9/11 Remembered: A Very Brutal Time

9/11 Remembered: A Very Brutal Time

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(On the 10th anniversary of 9/11, Tales Told From The Road ran stories from its readers and other sources about their experiences traveling in the days surrounding 9/11. Over the coming days we will re-run many of those stories to commemorate a day in the history of the United States and the world that will long be remembered.)

“9/11 Remembered: A Very Brutal Time” By Andrea Granahan

On the morning of September 11, 2001 I was at Oakland International Airport lined up with other passengers on my way to Italy aboard American Airlines. A loud alarm went off and a recorded announcement said a security door had been breached. I assumed that did not concern me. Then a man got off his cell phone and said aloud, “A plane has flown into the World Trade Center.”

(Wikipedia Commons Photo)

“Doesn’t he know you are not supposed to make jokes like that at an airport,” I thought to myself.

Then the flight attendant beside us answered her cell phone.

“I’m okay, Daddy. I’m fine. But tell me, was it one of ours? It was? Daddy, I’m going to be very busy, but I’m okay,” she said.

“Did a plane really fly into the World Trade Center?” I asked her.

“Two,” she answered.

There were no television monitors at any gates at Oakland then. A man came running by and saw us looking bewildered and he shouted “There’s a television in the sports bar.”

We stampeded to the bar, and there on the screen We saw the first building unfold like a horrible deadly flower blossoming as it collapsed. There was a stunned silence in the crowded bar. When the second building came down a woman began sceaming, “I’ll sign up. Let me at ’em. I’ll kill ’em. I’ll kill ’em all!”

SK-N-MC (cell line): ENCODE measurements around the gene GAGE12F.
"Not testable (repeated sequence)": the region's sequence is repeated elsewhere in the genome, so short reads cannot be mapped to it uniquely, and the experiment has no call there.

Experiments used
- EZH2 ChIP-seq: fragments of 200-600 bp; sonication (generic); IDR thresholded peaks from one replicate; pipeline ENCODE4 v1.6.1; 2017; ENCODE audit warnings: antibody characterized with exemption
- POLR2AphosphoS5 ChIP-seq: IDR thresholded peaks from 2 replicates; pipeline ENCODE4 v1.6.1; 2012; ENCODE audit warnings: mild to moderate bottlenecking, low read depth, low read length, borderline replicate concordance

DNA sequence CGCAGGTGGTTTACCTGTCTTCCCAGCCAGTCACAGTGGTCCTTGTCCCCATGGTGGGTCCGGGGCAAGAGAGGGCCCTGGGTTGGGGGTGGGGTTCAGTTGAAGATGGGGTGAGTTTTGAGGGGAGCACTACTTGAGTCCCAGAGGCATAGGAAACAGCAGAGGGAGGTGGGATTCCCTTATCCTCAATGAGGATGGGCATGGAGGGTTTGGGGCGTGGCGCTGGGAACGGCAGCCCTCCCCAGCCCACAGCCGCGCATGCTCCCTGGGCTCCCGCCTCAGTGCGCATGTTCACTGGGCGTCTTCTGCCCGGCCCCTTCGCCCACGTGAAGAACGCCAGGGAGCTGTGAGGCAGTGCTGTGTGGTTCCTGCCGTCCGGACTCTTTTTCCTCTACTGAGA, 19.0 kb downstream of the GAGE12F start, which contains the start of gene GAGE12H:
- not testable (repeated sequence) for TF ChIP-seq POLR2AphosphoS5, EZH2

At this point no one knew who was responsible. “Kill who?” I asked.

“Anybody. Middle Easterners. Everybody! I’ll kill ’em!” People backed away from her. Just then an announcement came over loudspeakers demanding we evacuate the airport. Lines began forming for people to retrieve their checked luggage. I just had a carryon so I went outside to await the airport shuttle. We wondered if the bridges would be closed. Someone hailed a passing motorcycle cop who checked over the radio for us.

“Bridges are open,” he assured us. The shuttle came and we began heading north.

My heart felt bruised from having just seen all those people killed. Across the bay I could see the Golden Gate Bridge and San Francisco’s skyline. I had always thought of the city as imposing – all that concrete. But just then it all seemed to vulnerable to me. I was awash in tenderness for it. I remembered feeling the same way years before when I first saw pictures of the full Earth taken from the moon. That beautiful bubble held everything that I loved, that bubble, so fragile. A city, so fragile.

Eight days later I finally made it to Italy. The Italians were incredibly kind to me. They accommodated me despite postponed reservations. In one hotel, the owner gave me his own room as the others were booked. An Italian woman next to me on a train asked where I was from. When I told her America she sadly shook her head. “A very brutal time for your country,” she said.

Yes. A very brutal time, indeed.

Andrea Granahan is a freelance travel writer and photographer based on the San Francisco Bay Area.

Her story was originally published by Tales Told From The Road on September 21, 2011.

Tales Told From The Road editor, Dick Jordan, flew to Italy on Saturday, September 15, 2001, on the first regularly scheduled flight between San Francisco and Milan following 9/11.


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